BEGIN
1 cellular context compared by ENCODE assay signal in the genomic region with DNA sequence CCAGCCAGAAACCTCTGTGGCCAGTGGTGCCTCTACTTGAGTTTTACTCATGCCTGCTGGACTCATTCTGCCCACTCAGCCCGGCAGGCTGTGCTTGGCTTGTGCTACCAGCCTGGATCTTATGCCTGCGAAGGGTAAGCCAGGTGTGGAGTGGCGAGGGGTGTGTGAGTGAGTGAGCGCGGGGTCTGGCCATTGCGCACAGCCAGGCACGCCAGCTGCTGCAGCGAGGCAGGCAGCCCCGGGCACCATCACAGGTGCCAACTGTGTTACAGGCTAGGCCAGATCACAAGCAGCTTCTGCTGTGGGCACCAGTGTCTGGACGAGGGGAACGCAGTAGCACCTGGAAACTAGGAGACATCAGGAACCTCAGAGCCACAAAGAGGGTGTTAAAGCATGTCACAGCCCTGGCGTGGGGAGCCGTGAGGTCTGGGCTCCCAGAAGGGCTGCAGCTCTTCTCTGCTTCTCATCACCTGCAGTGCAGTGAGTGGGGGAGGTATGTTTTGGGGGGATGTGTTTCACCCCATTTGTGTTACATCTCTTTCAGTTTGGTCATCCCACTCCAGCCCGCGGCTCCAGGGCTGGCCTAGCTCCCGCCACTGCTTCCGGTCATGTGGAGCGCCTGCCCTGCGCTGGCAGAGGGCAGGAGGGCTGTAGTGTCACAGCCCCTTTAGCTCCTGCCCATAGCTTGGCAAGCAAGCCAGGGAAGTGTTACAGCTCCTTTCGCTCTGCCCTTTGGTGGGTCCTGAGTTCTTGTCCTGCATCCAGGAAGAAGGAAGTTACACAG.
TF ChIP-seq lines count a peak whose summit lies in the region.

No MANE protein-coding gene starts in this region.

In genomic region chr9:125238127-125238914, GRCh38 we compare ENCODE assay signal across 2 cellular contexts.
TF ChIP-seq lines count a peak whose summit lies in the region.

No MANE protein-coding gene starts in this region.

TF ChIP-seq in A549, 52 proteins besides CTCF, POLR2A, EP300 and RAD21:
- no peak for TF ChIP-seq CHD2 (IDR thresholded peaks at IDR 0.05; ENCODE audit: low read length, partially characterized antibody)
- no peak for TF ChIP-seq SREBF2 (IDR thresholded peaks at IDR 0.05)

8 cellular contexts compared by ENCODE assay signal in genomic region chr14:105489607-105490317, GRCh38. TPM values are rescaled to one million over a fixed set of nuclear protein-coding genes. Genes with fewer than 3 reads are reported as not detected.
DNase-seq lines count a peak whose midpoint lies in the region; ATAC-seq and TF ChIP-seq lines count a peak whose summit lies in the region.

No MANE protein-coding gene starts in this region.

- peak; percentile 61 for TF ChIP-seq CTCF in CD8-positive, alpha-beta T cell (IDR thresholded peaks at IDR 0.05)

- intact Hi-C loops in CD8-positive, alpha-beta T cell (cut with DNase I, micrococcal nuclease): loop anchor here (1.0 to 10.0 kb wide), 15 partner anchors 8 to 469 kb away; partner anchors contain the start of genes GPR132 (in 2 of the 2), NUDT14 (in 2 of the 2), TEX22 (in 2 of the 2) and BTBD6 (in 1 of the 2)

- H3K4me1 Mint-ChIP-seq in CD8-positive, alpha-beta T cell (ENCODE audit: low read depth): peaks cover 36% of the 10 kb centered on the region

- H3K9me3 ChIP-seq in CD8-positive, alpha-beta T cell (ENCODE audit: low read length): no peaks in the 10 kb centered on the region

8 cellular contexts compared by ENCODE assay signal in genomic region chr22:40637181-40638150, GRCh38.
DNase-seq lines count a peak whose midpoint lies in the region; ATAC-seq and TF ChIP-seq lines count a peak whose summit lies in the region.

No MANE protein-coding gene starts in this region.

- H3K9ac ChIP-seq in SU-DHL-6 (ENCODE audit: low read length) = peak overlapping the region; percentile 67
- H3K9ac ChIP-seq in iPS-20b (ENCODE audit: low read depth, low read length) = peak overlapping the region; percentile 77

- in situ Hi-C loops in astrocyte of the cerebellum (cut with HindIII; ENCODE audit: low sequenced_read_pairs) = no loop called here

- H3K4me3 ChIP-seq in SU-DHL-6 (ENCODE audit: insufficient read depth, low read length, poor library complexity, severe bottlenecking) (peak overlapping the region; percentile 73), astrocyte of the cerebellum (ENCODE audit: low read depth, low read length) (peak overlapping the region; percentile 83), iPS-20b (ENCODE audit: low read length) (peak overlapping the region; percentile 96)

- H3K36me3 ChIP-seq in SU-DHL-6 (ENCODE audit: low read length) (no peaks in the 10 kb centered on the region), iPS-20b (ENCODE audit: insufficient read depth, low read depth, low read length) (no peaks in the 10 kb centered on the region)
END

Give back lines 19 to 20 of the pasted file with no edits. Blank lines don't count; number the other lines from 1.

No MANE protein-coding gene starts in this region.

- H3K9ac ChIP-seq in SU-DHL-6 (ENCODE audit: low read length) = peak overlapping the region; percentile 67